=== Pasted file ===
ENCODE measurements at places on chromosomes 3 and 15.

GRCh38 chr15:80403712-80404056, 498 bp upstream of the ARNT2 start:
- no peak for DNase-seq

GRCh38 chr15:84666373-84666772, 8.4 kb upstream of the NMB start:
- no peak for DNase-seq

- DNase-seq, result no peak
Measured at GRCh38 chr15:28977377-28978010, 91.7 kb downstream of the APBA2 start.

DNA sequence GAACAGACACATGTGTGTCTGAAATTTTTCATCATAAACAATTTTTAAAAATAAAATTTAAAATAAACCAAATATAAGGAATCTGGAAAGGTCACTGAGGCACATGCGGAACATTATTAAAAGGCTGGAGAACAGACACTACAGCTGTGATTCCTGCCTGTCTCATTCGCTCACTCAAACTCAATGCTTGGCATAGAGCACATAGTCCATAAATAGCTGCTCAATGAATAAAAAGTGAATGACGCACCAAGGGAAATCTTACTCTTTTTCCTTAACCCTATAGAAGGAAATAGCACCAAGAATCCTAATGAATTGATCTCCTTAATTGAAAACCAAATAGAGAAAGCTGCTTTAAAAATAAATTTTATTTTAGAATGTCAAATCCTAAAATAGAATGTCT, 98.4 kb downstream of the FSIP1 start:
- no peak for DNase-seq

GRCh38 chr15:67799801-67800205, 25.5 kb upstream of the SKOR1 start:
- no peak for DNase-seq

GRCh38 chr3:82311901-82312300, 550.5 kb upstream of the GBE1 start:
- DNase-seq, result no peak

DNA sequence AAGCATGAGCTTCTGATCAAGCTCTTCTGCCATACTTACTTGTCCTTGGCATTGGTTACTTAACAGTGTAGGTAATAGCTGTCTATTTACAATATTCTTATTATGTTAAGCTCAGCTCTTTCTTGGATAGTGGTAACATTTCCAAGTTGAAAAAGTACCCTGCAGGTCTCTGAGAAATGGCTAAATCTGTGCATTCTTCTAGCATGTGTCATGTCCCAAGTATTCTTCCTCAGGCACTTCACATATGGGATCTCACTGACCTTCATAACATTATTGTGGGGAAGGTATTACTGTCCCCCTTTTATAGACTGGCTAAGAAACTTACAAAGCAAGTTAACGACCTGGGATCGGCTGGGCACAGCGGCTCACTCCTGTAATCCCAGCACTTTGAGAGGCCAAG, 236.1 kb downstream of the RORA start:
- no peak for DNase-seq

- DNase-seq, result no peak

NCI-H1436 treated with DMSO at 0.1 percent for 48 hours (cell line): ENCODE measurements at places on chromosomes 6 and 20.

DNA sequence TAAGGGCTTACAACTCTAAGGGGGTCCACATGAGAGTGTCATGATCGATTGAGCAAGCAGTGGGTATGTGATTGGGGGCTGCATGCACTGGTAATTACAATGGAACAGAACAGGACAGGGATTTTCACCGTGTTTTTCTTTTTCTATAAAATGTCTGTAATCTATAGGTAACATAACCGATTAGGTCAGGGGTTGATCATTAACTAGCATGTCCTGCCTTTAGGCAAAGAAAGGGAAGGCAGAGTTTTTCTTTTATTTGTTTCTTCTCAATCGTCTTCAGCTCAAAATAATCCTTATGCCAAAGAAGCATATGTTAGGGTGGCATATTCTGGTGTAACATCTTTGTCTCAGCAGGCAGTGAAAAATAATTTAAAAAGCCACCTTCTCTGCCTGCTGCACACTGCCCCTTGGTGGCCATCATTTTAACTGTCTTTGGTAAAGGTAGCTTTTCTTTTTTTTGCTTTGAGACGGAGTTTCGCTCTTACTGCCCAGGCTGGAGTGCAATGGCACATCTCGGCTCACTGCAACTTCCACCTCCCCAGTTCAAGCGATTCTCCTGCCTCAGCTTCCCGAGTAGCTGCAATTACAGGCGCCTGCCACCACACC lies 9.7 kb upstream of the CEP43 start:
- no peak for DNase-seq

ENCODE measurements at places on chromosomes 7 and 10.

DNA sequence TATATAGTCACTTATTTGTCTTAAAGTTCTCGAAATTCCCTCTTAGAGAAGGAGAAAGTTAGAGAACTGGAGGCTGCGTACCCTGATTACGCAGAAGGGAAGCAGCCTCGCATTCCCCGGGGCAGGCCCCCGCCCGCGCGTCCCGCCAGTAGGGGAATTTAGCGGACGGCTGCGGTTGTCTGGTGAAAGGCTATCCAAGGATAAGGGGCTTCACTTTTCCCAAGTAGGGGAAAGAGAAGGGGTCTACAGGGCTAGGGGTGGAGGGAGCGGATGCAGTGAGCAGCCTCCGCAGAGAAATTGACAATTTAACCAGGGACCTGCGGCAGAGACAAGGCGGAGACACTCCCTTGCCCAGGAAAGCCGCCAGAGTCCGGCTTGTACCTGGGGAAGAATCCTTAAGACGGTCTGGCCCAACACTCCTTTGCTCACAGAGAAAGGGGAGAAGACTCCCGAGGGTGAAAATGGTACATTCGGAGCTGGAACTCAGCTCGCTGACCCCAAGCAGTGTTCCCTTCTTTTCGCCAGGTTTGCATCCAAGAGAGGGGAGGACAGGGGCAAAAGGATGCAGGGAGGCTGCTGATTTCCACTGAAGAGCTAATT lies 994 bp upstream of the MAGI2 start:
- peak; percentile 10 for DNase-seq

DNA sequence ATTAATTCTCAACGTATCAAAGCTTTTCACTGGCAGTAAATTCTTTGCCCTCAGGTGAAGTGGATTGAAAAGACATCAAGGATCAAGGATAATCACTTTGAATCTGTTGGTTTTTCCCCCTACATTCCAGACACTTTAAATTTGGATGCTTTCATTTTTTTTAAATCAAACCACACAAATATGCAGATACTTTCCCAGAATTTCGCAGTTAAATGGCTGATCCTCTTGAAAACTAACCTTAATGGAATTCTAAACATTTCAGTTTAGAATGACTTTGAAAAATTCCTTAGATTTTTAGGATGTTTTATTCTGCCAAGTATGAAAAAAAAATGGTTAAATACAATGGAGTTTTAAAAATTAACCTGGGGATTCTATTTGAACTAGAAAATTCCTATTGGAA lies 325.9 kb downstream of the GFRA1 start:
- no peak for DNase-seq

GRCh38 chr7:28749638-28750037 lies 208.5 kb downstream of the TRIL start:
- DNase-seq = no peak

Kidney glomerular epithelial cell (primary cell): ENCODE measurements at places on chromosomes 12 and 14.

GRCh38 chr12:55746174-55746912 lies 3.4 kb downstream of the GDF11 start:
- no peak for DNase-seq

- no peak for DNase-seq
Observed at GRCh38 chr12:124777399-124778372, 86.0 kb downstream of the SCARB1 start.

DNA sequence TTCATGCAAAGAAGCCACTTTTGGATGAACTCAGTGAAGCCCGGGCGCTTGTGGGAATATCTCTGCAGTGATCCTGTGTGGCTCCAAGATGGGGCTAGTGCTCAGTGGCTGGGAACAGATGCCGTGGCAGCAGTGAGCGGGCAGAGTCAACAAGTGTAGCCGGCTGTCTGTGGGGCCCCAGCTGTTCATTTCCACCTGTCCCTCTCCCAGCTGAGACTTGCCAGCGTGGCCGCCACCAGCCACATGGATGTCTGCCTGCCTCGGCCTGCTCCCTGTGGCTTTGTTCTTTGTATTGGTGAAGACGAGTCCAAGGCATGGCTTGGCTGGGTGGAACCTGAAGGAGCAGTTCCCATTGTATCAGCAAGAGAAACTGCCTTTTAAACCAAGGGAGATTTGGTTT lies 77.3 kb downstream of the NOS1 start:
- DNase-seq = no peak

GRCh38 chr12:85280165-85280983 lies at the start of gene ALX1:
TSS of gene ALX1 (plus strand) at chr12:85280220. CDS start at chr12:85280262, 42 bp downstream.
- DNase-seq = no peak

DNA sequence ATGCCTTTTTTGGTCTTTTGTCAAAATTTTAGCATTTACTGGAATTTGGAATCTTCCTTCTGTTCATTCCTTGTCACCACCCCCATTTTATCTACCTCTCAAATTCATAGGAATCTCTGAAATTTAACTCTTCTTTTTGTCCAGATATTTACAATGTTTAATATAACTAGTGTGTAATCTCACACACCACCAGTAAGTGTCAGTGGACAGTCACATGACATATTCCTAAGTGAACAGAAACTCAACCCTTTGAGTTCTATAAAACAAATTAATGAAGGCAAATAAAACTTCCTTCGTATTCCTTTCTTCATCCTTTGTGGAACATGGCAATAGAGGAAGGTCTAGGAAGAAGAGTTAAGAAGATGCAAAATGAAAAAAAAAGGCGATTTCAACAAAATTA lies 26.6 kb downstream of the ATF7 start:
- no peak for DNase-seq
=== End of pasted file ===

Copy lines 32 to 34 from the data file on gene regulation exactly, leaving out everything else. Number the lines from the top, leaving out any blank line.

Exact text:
DNA sequence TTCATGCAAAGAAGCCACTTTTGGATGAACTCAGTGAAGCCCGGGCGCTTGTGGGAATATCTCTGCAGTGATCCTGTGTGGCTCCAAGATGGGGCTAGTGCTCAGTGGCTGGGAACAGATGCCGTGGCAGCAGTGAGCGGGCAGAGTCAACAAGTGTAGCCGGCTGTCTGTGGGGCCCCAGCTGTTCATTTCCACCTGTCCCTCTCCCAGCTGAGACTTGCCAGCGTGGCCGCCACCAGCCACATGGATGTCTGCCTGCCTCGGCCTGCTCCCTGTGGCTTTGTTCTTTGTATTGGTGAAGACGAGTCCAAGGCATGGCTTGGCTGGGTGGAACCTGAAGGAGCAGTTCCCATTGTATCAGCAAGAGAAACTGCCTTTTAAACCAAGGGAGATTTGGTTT lies 77.3 kb downstream of the NOS1 start:
- DNase-seq = no peak

GRCh38 chr12:85280165-85280983 lies at the start of gene ALX1: